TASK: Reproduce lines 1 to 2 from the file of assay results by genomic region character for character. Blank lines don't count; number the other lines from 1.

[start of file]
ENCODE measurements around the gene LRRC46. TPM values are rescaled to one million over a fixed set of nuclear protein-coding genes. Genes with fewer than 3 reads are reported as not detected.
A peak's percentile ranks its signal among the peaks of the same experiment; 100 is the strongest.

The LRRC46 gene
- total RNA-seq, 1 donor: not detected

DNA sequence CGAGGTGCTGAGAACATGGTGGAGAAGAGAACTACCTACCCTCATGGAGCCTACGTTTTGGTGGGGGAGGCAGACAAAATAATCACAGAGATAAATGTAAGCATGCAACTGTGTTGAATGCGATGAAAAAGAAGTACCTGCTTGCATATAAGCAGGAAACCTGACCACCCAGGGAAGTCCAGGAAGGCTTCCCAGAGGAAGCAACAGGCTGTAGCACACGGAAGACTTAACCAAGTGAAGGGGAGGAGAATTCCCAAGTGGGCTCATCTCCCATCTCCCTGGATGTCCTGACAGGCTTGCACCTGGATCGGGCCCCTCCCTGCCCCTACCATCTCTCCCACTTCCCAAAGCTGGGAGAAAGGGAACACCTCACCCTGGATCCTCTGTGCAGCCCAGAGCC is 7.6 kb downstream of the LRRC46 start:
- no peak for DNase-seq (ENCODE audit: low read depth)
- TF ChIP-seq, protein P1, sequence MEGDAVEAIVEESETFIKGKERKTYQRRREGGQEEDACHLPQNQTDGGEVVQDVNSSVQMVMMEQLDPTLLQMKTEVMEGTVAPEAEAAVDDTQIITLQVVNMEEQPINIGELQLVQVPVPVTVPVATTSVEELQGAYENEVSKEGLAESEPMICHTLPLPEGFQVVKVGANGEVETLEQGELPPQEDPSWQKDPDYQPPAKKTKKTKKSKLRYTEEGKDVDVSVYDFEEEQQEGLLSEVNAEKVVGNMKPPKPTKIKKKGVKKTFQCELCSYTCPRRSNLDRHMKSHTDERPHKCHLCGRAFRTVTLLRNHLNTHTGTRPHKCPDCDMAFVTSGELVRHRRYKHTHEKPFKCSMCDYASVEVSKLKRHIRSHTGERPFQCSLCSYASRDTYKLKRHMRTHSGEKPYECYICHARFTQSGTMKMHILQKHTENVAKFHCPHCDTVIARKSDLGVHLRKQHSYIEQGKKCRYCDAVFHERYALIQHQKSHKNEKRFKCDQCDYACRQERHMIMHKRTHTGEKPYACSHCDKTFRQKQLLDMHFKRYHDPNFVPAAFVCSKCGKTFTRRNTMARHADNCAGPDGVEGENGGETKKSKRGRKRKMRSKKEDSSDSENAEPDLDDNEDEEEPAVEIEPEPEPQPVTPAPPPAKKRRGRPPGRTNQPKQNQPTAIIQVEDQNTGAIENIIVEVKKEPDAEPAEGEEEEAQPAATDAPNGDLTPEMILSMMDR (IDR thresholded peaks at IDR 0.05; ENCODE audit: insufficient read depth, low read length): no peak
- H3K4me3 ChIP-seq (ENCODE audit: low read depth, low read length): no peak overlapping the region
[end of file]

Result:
ENCODE measurements around the gene LRRC46. TPM values are rescaled to one million over a fixed set of nuclear protein-coding genes. Genes with fewer than 3 reads are reported as not detected.
A peak's percentile ranks its signal among the peaks of the same experiment; 100 is the strongest.